Texas Trails

Clay Coppedge, Southern Livestock Standard

July 8, 2024

When honey and water mix

Some place names are easy to discern. You don’t have to know that Stillhouse Hollow was once a favored site for moonshine stills to make an educated guess that the name has something to do with the brewing of illegal whiskey. Metheglin Creek rises in eastern Coryell County and runs about eight miles into Lake Belton and like any number of Stillhouse Hollows, Moonshine Creeks and Whiskey Rivers, the creek takes its name from a homemade liquor. 

Metheglin is made by boiling a mixture of honey and water and letting it ferment then adding spice to taste. Without the spice, it’s generally called mead and sometimes honey wine. Metheglin was a favored drink of intemperate pioneers, partly because it was easy to make and it packed quite a wallop, or so it was said.

Alexander Dienst, writing in Legends of Texas, tells of an early pioneer in northwest Bell County named Morrison who built his home close to a then-unnamed creek. Morrison’s first name was Horatio but his wife never called him anything except “Honey.” Horatio “Honey” Morrison believed temperance, as a virtue, was way overrated. He made and sold metheglin but he preferred the manufacture and consumption of moonshine whiskey. 

One day his wife asked Honey to fetch a pail of water. Like Jack of Jack and Jill fame, Honey fell down while fetching said pail of water. This created the mixture of “honey” and water used to make metheglin, or mead, depending on your preference. In just such a manner, the creek was named Metheglin Creek. As far as anybody, including J. Frank Dobie, has ever been able to tell, it is the only Metheglin Creek in the country.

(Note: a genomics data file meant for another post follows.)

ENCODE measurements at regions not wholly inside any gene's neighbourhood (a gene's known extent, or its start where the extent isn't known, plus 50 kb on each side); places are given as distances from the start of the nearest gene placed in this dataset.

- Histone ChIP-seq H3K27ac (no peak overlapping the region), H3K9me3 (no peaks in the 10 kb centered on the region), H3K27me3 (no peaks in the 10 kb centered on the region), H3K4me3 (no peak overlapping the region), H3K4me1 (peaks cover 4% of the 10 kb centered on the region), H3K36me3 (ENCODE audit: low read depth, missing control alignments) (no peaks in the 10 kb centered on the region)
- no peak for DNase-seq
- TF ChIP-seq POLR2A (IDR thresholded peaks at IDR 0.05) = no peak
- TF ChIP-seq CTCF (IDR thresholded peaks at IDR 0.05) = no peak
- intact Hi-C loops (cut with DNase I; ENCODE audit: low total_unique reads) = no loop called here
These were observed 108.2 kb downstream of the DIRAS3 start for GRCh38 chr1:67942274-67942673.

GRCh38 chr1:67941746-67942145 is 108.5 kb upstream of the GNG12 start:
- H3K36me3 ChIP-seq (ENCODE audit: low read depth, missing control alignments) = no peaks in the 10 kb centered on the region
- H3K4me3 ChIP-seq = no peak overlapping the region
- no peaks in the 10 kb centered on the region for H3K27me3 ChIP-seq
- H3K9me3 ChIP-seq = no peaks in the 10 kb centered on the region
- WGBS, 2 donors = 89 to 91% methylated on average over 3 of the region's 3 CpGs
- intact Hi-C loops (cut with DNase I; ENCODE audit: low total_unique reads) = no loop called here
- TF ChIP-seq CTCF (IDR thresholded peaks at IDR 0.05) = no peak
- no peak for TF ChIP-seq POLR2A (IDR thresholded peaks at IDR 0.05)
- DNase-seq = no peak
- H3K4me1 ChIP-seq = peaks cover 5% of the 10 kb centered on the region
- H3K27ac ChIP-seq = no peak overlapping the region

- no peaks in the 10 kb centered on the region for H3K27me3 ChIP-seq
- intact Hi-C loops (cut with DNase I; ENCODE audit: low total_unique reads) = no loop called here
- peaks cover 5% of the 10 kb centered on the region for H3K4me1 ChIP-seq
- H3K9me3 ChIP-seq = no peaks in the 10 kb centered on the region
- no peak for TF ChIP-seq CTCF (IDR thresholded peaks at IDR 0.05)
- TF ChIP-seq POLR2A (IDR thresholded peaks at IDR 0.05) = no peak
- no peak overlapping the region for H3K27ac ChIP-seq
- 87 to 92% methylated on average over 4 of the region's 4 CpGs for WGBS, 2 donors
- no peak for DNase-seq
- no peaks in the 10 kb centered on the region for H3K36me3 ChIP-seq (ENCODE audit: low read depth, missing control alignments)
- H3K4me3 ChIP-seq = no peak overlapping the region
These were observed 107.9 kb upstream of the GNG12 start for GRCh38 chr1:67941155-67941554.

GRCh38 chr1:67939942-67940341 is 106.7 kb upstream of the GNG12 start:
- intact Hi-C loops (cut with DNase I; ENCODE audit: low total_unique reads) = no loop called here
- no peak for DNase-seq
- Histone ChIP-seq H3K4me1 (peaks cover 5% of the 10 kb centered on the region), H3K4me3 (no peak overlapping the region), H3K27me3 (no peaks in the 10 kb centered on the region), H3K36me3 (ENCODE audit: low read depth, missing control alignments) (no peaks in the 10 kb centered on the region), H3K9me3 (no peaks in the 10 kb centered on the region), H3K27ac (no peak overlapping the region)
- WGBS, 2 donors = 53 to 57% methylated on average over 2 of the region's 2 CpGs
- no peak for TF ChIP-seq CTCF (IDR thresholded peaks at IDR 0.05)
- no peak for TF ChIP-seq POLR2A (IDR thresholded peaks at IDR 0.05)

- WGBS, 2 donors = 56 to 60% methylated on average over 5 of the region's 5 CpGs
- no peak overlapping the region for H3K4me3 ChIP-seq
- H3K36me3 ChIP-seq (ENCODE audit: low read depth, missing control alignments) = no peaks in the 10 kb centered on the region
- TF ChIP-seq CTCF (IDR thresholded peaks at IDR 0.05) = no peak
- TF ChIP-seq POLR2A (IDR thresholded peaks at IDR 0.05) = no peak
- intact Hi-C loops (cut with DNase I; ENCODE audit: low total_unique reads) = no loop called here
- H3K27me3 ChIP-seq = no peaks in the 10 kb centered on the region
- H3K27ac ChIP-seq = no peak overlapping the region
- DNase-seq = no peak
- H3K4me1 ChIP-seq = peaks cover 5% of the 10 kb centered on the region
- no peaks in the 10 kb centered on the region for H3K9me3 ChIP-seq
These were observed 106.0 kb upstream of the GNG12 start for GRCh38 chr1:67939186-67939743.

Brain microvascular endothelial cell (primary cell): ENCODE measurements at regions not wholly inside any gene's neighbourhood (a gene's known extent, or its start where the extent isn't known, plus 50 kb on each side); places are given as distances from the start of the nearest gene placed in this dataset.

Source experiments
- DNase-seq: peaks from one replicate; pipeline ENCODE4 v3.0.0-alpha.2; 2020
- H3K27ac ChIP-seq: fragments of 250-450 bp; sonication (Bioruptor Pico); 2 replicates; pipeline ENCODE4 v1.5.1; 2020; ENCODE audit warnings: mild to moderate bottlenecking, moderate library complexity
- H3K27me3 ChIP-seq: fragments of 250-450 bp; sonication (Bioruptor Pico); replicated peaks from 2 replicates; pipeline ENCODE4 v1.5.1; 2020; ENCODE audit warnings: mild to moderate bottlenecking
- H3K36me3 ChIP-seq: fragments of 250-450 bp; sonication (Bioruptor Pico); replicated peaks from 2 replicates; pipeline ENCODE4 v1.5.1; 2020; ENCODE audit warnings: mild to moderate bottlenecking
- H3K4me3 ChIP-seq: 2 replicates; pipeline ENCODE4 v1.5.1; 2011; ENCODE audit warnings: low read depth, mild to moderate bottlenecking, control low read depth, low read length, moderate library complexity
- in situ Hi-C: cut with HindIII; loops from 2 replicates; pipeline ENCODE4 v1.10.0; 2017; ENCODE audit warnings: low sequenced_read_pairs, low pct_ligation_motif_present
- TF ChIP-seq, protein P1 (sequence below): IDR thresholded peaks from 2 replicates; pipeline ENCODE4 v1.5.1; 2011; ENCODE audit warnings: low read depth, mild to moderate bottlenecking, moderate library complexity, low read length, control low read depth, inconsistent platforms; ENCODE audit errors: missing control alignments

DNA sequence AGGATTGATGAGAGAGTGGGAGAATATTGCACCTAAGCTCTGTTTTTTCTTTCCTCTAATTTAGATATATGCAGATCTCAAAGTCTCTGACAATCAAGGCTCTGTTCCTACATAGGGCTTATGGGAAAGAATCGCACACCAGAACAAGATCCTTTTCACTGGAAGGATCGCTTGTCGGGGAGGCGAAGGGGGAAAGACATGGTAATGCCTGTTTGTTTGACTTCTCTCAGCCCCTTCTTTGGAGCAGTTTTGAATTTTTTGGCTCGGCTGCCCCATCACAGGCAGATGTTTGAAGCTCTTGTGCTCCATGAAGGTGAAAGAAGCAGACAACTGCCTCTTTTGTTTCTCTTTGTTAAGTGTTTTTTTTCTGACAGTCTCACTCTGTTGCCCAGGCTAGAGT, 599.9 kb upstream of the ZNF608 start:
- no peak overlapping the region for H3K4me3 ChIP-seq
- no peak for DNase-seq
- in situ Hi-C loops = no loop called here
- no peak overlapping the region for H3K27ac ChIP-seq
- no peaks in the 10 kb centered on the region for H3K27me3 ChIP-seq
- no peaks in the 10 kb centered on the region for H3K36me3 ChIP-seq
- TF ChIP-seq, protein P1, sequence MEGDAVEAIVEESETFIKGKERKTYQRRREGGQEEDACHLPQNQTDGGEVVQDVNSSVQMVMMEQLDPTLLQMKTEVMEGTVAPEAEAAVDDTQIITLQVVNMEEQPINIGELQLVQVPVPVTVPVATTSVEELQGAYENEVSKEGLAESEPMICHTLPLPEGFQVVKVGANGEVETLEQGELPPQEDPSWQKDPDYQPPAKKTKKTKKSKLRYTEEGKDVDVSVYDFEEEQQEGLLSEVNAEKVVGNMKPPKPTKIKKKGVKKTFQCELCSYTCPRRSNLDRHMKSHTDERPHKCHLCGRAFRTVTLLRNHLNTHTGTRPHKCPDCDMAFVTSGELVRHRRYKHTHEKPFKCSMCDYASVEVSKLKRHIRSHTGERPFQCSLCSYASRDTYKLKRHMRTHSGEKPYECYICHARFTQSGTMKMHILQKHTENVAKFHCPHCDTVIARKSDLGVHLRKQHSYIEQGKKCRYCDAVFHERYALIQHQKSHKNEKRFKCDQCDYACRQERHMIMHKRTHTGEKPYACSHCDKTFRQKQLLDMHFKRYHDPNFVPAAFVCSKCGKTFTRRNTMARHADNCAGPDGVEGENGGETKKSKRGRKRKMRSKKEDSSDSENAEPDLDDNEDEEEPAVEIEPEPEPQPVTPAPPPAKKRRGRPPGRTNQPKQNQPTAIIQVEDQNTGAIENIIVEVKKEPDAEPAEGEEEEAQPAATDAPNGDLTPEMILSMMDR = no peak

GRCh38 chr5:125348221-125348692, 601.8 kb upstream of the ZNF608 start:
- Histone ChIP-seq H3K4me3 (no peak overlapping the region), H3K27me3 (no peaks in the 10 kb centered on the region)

Today, Metheglin Creek slows to a trickle in dry times, but after a good rain runs fast and clear near The Grove, Owl Creek and Moffat, same as it ever did, but now it empties into Lake Belton.

Metheglin, the brew, has also fared well in the intervening years. From being the drink-of-choice for intemperate settlers, it’s now bottled and rhapsodized over like fine wine. Spice— lavender, ginger, mint, lemongrass and cinnamon are some of the most common— is the key to good metheglin. It can be pricey as well as spicy. Reviewers can be as pretentious and pedantic as any wine snob, with lines like “its bold taste is elegant, yet delightfully understated, with vague suggestions of chocolate and an invigorating whiff of mint.” 

While the story of Morrison and his tumble into the creek is the most popular and widely accepted story about how the creek got its name, it’s not the only one. 

Another story, this one passed on some time ago by judge James Kuykendall Evetts, has the creek named for a man and his “honey” riding double on a horse across the creek. The woman fell off the horse and into the creek — another unfortunate intertwining of honey and water. The dunking doused whatever passion the young woman might have had for the man prior to the ill-fated ride but resulted in the naming of the creek. Or so says Evetts. 

If there is a moral to either story and I’m not sure there is, it is that the course of true love, like the course of a creek in a land of unpredictable rainfall, does not always run smoothly.

Southern Livestock

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